Nokia has unveiled the latest addition to its Lumia smartphone range in London, touting the Lumia 625 as "one of the most affordable 4G devices" in the UK. In addition to 4G connectivity, the Lumia 625 will feature a 4.7in LCD display with a resolution of 800 x 480 pixels, as well as packing a 1.2GHz dual-core Snapdragon S4 processor, 512MB of RAM, 8GB of on-board storage and a 2,000mAh battery. Elsewhere, the Lumia 625 sports a 5-megapixel primary camera as well as a VGA (480p) front-facing shooter. The device features key measurements of 133.25 x 72.25 x 9.15mm and weighs 159g. There's also room for a microSD card slot and the Lumia 625 will, of course, run Microsoft's Windows Phone 8 mobile OS. Nokia indicated this morning that the product will come to market in "early-September" and will retail for £200.
Despite its vocal advocacy of fair play in the cyber-sphere, the United States remains the number one source of cyber-attacks according to data security specialist Imperva. The company's annual Web Application Attack Report found that the United States was the primary source of most attack vectors in this Internet battleground, topping the charts for SQL injections, comment spam, directory traversals, and the exploitation of file inclusion vulnerabilities. In a study spanning over six months, Imperva scrutinised Internet traffic heading to 70 different web applications to identify key trends in the current threat landscape. The report does not make good reading for the US, though Imperva was keen to point out the difficulty in country-attribution for cyber-attacks, and the tendency for data to be skewed depending on natural Internet activity. "We have to remember that most of the Internet traffic comes from the US and there are a lot of servers and clients there. The Internet is still very much US-centric," Imperva's Web Security Research Team Leader, Tal Be'ery told ITProPortal. For more details of the study, follow the link above.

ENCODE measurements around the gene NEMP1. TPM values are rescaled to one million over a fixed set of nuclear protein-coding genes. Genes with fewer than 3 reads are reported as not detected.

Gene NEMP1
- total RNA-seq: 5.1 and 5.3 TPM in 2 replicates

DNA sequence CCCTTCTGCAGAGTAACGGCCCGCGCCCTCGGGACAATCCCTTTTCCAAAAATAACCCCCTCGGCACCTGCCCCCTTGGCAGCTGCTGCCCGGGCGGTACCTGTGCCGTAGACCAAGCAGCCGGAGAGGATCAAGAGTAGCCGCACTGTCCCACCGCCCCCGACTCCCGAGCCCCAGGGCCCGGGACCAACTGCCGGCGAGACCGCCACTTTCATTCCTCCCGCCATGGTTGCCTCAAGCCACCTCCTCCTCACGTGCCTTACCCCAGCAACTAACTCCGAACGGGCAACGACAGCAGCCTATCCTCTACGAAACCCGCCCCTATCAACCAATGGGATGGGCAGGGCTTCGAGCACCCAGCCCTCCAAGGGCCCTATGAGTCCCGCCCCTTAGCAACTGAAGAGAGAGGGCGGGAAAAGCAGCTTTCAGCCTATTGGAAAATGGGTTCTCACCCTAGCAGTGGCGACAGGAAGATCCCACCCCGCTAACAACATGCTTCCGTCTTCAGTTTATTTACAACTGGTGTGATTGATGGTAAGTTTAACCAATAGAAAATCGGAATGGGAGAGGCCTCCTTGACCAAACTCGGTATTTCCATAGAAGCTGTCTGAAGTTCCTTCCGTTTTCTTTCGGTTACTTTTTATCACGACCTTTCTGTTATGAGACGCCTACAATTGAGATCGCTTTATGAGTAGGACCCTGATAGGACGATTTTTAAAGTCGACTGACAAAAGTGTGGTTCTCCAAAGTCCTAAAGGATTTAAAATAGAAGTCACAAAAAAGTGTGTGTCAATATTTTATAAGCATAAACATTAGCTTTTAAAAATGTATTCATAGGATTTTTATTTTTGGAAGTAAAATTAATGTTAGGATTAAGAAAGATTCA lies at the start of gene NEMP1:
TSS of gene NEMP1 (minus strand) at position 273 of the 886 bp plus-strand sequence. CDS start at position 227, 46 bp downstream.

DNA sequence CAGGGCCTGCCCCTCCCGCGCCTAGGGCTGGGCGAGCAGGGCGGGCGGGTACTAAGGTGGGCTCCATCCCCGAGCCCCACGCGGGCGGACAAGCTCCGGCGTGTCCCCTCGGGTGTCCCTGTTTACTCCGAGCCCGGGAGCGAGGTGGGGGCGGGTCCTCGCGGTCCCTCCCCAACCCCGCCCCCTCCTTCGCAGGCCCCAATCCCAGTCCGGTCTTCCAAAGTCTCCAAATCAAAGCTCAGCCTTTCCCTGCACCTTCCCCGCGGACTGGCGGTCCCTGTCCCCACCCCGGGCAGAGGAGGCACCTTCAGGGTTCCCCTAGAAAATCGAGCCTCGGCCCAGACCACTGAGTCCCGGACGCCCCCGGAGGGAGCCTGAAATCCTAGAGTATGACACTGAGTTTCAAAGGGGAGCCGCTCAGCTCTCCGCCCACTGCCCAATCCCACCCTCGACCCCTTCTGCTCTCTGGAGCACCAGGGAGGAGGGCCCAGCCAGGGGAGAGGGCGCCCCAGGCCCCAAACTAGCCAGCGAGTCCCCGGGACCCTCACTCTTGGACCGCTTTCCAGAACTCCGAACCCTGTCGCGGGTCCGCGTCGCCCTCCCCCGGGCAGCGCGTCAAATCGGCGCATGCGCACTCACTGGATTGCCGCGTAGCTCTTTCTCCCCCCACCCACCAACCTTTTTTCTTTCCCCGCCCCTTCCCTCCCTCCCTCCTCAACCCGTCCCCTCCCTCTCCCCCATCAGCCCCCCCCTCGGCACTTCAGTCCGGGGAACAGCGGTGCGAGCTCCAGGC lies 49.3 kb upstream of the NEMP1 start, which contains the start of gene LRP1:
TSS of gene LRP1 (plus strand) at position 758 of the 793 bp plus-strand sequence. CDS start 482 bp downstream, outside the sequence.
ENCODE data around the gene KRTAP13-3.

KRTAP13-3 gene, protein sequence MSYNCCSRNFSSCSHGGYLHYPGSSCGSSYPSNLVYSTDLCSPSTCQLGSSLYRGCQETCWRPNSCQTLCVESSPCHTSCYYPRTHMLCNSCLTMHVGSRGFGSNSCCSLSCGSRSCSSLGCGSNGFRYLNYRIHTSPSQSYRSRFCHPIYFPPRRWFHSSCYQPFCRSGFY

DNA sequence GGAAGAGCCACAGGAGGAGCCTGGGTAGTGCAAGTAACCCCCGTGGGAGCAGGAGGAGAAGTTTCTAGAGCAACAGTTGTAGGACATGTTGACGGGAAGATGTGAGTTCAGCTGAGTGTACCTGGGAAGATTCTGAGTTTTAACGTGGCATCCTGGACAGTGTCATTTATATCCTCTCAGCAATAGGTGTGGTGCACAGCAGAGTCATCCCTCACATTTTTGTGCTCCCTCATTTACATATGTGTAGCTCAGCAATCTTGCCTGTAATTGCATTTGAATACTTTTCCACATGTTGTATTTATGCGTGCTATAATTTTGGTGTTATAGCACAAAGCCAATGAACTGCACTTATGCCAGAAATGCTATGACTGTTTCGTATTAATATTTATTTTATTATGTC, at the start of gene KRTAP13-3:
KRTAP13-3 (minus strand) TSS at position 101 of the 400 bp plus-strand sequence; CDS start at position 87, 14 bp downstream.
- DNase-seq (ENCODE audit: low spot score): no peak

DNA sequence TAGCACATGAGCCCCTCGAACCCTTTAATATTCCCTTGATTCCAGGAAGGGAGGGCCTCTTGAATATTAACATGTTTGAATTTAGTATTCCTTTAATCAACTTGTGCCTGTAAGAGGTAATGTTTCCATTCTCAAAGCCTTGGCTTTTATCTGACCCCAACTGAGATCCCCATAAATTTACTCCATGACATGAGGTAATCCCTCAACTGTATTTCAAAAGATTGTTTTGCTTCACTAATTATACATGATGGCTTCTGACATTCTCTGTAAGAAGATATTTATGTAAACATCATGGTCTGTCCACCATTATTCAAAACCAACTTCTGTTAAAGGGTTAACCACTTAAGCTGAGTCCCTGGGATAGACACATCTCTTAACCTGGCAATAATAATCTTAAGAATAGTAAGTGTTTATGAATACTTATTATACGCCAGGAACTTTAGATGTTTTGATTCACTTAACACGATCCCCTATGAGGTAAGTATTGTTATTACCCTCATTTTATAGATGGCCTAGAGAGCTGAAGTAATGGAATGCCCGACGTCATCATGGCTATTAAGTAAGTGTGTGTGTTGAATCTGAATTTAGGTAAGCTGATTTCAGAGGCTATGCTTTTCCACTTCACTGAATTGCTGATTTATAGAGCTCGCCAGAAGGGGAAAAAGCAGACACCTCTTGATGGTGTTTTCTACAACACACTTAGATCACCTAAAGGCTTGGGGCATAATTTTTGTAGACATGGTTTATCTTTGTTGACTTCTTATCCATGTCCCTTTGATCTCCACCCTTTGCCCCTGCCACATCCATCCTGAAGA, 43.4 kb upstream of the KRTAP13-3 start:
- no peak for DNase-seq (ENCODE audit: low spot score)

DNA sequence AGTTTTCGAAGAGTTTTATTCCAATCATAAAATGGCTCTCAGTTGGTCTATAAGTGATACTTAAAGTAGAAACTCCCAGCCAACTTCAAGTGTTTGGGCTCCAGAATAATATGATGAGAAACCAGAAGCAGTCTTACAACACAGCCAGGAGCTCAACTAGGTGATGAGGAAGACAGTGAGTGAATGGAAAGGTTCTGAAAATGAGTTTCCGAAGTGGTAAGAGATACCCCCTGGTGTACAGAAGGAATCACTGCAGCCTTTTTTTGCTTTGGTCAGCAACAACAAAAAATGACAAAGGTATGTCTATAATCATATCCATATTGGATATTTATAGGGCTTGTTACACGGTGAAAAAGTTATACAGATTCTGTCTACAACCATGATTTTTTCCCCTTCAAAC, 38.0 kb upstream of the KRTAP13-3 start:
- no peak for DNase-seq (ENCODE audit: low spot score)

The Syrian Electronic Army (SEA) claims to have successfully hacked free video and text messaging service Tango. The organisation, which is loyal to Syrian President Bashar-al-Assad, boasted that it breached Tango's website and back-up, database, managing to steal sensitive personal data, including private phone numbers, contacts and email addresses. The stolen information allegedly amounts to 1.5TB of data. The SEA said it will forward the information to the Syrian government. Tango took to Twitter to confirm the data hack, writing, "Tango experienced a cyber intrusion that resulted in unauthorized access to some data. We are working on increasing our security systems." To add proof to its claims, the SEA posted screenshots of the hack to its website, prompting Internet security experts to speculate that Tango's use of an old version of the WordPress content management system was the reason for the breach.
The London-based developer of open source operating system Ubuntu is looking to crowdsource a record-breaking $32 million (£20.83 million) to produce a dual-OS smartphone that runs Ubuntu Touch OS and Android. Canonical hopes to raise the funds in just a month through Indiegogo, with donations being taken until 21 August. At the time of writing, $3.38 million (£2.2 million) has been raised. The Ubuntu mobile OS will work differently to any other smartphone OS, as when the phone is plugged into a monitor, the display will change from a smartphone display to Ubunto Desktop PC, transforming the phone into a kind of computer system unit. It will pack a 4.5in sapphire crystal screen, which is resistant to all materials except diamond, claims Canonical. Its resolution will be 1,280 x 720, but Canonical says it is focusing on "colour accuracy and brightness" rather than sharpness. The Ubuntu Edge will also carry 128GB of internal storage, at least 4GB of RAM, an 8-megapixel rear camera and a 2-megapixel front-facing one. It will also feature a yet-to-be-unannounced processor, which Canonical assures us will be the "latest, fastest processor" available at launch, which is scheduled for May 2014.